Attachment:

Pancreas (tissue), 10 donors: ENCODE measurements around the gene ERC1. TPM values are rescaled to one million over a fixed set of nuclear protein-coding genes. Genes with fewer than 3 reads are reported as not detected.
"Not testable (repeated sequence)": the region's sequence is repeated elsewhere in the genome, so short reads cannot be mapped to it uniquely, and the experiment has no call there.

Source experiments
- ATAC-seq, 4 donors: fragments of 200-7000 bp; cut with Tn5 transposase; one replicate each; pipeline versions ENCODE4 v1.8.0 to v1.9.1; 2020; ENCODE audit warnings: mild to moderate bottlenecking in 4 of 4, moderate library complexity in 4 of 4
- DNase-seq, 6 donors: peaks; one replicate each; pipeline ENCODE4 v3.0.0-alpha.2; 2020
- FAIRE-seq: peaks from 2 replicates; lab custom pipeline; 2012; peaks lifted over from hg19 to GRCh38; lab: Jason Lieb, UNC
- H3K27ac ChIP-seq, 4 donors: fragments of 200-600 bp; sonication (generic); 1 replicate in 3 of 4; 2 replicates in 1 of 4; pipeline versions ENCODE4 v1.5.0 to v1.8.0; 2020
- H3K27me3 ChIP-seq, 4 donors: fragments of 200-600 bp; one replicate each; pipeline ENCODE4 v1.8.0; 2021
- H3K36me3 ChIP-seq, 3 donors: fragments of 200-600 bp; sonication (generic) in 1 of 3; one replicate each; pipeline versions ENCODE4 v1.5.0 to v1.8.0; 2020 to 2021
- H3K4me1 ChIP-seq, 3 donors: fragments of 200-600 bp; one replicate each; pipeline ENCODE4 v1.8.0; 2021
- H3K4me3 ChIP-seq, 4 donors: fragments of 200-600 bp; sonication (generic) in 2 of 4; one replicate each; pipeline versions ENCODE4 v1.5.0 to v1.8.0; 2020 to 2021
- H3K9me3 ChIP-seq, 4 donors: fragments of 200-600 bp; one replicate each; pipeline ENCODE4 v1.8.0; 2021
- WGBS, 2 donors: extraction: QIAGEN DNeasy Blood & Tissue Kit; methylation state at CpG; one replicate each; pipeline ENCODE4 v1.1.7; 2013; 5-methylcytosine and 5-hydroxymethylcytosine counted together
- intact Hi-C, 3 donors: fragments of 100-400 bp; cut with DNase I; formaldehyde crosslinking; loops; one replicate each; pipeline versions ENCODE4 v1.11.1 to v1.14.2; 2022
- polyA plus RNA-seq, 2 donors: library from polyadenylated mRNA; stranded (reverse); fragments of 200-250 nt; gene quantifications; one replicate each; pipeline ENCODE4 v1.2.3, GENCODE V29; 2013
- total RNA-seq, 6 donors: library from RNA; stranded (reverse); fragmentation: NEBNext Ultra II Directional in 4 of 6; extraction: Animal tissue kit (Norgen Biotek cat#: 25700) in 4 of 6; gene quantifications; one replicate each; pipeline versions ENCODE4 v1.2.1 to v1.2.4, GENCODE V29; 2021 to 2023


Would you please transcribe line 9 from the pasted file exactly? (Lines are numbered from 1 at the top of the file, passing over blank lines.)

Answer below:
- H3K36me3 ChIP-seq, 3 donors: fragments of 200-600 bp; sonication (generic) in 1 of 3; one replicate each; pipeline versions ENCODE4 v1.5.0 to v1.8.0; 2020 to 2021